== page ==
AT&T and VTech cordless phones call this feature “Connect to Cell,” Panasonic calls it “Link2Cell,” and other vendors have branded names for it too.
AT&T Cordless Phone for Home with Connect to Cell
These cordless phones have a screen, sure, but good luck getting addicted to them.
While buying a single handset device might be tempting, we’d recommend at least buying a base station with one additional handset, even if it costs an extra $20-30 over the single base station. The base stations tend to be bulk and hardly nightstand friendly. (The one notable exception we found was this VTech ruggedized model, but unless you love the bright yellow and black construction site vibe, it’s probably not the nightstand accessory you crave.)
It’s better to put the base station in your kitchen or somewhere else outside your bedroom and then the slim satellite station with the additional handset on your nightstand. Better yet, the further your phone is from you at night the less tempting it is to grab it.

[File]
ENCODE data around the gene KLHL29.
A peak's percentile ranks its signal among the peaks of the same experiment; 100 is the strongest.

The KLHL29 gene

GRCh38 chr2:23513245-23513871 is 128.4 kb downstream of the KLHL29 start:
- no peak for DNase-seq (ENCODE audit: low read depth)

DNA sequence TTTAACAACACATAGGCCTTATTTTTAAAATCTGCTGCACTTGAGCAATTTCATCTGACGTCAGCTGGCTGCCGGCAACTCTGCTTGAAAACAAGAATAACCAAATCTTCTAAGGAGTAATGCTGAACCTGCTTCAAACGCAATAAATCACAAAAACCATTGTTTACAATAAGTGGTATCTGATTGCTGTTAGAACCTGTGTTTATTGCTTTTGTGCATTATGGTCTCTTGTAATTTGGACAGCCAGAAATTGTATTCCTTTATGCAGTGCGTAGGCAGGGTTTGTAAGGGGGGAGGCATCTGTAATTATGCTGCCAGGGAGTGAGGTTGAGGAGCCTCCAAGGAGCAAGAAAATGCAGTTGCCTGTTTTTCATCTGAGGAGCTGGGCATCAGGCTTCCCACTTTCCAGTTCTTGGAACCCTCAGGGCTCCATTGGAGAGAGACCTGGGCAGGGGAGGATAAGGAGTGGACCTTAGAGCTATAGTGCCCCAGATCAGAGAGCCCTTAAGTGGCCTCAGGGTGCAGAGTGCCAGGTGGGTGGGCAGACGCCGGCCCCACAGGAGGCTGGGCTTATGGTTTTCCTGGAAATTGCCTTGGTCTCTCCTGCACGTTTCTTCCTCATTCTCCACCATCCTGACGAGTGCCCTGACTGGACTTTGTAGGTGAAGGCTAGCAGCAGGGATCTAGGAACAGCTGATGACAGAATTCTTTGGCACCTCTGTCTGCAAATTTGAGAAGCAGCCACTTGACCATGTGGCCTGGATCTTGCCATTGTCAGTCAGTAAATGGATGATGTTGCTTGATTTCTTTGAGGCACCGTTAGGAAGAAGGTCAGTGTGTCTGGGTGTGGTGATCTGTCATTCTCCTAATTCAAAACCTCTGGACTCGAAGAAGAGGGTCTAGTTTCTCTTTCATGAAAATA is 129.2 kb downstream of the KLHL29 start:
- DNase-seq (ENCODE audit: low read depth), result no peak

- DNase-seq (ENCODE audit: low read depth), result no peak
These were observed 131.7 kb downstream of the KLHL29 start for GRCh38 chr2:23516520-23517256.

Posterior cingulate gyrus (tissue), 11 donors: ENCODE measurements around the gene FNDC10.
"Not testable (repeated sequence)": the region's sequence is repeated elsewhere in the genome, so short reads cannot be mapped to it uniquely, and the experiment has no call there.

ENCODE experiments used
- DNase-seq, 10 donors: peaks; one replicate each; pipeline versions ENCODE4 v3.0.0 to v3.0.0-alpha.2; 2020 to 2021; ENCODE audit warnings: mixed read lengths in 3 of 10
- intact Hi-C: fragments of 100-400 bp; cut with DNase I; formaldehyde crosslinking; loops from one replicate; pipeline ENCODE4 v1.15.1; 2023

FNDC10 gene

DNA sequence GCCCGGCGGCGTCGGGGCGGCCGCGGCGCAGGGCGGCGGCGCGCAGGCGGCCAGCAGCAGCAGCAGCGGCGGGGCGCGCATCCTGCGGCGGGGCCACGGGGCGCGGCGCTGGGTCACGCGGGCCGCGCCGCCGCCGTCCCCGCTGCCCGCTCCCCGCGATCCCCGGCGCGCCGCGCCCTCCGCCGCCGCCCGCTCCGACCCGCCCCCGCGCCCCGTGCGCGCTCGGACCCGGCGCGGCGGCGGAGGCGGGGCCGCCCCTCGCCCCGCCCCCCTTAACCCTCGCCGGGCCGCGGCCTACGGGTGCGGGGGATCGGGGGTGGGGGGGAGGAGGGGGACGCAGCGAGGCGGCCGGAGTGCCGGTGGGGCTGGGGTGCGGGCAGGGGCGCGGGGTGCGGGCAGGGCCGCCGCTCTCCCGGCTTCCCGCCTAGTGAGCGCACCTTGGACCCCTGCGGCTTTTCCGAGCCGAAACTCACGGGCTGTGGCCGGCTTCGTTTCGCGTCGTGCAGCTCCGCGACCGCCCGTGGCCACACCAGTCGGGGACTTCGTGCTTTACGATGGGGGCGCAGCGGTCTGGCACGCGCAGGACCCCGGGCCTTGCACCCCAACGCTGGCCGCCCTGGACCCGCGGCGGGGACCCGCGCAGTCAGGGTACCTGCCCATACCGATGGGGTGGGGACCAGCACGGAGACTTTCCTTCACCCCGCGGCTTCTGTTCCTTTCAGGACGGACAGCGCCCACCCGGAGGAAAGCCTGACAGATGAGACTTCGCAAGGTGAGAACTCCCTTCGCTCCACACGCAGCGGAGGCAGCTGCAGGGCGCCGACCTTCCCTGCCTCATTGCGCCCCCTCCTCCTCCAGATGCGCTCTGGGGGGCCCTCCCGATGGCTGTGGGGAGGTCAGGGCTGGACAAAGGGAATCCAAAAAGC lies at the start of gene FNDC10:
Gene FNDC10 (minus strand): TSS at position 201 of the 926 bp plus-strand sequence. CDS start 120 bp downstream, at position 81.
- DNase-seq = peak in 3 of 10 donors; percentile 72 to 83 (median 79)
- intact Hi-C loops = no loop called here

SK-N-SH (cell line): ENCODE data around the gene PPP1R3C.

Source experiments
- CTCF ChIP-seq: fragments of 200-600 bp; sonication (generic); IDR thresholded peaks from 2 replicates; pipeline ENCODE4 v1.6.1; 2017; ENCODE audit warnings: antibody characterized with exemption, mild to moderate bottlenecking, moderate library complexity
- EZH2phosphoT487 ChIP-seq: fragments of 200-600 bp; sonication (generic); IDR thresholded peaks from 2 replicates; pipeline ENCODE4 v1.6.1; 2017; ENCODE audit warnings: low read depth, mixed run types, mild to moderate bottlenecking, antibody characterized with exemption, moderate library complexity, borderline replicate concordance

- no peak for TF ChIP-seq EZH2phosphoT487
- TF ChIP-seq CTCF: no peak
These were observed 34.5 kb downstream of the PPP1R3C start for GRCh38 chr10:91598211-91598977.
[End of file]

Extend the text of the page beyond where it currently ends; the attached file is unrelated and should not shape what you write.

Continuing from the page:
Finally, as a side note, there are aftermarket adapters that allow you to link a cellphone to any traditional phone, but it’s a hassle compared to a cordless phone that supports it out of the box. Unless you want to use your smartphone with a retro Conair clear trimphone for some throwback 90s vibes, it’s hardly worth the effort.
Whichever cordless phone you end up with (or whatever retro phone you modernize with an adapter), you’ll have solved the problem. You can sleep with easy access to an emergency line right at your fingertips without feeling like you’re always within arms reach of your phone—the doom scrolling risk that comes with it.